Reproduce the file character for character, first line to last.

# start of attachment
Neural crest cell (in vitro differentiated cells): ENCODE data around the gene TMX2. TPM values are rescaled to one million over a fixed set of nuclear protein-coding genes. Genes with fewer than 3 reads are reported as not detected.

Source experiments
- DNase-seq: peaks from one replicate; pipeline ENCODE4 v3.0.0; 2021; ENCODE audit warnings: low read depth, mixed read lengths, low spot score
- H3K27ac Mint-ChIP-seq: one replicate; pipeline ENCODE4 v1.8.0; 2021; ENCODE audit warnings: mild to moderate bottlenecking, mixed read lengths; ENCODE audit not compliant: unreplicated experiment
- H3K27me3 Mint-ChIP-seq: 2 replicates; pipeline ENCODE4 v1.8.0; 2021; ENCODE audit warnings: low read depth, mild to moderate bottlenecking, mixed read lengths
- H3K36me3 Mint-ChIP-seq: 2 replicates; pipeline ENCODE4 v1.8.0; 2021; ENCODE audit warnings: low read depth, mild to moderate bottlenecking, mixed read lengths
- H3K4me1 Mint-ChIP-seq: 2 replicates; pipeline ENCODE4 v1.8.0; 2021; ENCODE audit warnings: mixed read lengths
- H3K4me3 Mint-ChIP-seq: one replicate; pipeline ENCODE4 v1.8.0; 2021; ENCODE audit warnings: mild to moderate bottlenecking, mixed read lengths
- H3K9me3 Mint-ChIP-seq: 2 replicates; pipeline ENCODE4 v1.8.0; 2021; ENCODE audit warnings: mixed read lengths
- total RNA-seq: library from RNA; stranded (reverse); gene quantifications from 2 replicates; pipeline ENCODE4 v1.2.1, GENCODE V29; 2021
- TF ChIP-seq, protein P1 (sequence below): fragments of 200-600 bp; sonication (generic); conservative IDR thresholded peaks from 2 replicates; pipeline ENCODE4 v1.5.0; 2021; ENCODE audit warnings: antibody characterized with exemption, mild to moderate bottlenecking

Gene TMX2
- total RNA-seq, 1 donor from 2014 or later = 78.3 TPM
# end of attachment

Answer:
Neural crest cell (in vitro differentiated cells): ENCODE data around the gene TMX2. TPM values are rescaled to one million over a fixed set of nuclear protein-coding genes. Genes with fewer than 3 reads are reported as not detected.

Source experiments
- DNase-seq: peaks from one replicate; pipeline ENCODE4 v3.0.0; 2021; ENCODE audit warnings: low read depth, mixed read lengths, low spot score
- H3K27ac Mint-ChIP-seq: one replicate; pipeline ENCODE4 v1.8.0; 2021; ENCODE audit warnings: mild to moderate bottlenecking, mixed read lengths; ENCODE audit not compliant: unreplicated experiment
- H3K27me3 Mint-ChIP-seq: 2 replicates; pipeline ENCODE4 v1.8.0; 2021; ENCODE audit warnings: low read depth, mild to moderate bottlenecking, mixed read lengths
- H3K36me3 Mint-ChIP-seq: 2 replicates; pipeline ENCODE4 v1.8.0; 2021; ENCODE audit warnings: low read depth, mild to moderate bottlenecking, mixed read lengths
- H3K4me1 Mint-ChIP-seq: 2 replicates; pipeline ENCODE4 v1.8.0; 2021; ENCODE audit warnings: mixed read lengths
- H3K4me3 Mint-ChIP-seq: one replicate; pipeline ENCODE4 v1.8.0; 2021; ENCODE audit warnings: mild to moderate bottlenecking, mixed read lengths
- H3K9me3 Mint-ChIP-seq: 2 replicates; pipeline ENCODE4 v1.8.0; 2021; ENCODE audit warnings: mixed read lengths
- total RNA-seq: library from RNA; stranded (reverse); gene quantifications from 2 replicates; pipeline ENCODE4 v1.2.1, GENCODE V29; 2021
- TF ChIP-seq, protein P1 (sequence below): fragments of 200-600 bp; sonication (generic); conservative IDR thresholded peaks from 2 replicates; pipeline ENCODE4 v1.5.0; 2021; ENCODE audit warnings: antibody characterized with exemption, mild to moderate bottlenecking

Gene TMX2
- total RNA-seq, 1 donor from 2014 or later = 78.3 TPM